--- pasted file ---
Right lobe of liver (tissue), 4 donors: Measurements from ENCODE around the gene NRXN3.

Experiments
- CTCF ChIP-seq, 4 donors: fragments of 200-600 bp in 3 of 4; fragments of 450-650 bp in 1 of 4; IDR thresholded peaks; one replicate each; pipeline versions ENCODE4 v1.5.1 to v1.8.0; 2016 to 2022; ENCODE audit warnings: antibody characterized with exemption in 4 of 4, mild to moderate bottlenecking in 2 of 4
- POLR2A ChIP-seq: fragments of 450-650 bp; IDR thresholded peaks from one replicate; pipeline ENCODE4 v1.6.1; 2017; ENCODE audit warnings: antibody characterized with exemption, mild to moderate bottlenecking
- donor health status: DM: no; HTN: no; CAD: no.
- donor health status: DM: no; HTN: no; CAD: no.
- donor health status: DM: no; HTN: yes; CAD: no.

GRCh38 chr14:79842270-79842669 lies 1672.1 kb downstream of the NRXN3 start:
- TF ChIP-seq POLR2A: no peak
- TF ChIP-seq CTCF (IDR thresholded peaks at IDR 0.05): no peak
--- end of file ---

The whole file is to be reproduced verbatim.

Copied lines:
Right lobe of liver (tissue), 4 donors: Measurements from ENCODE around the gene NRXN3.

Experiments
- CTCF ChIP-seq, 4 donors: fragments of 200-600 bp in 3 of 4; fragments of 450-650 bp in 1 of 4; IDR thresholded peaks; one replicate each; pipeline versions ENCODE4 v1.5.1 to v1.8.0; 2016 to 2022; ENCODE audit warnings: antibody characterized with exemption in 4 of 4, mild to moderate bottlenecking in 2 of 4
- POLR2A ChIP-seq: fragments of 450-650 bp; IDR thresholded peaks from one replicate; pipeline ENCODE4 v1.6.1; 2017; ENCODE audit warnings: antibody characterized with exemption, mild to moderate bottlenecking
- donor health status: DM: no; HTN: no; CAD: no.
- donor health status: DM: no; HTN: no; CAD: no.
- donor health status: DM: no; HTN: yes; CAD: no.

GRCh38 chr14:79842270-79842669 lies 1672.1 kb downstream of the NRXN3 start:
- TF ChIP-seq POLR2A: no peak
- TF ChIP-seq CTCF (IDR thresholded peaks at IDR 0.05): no peak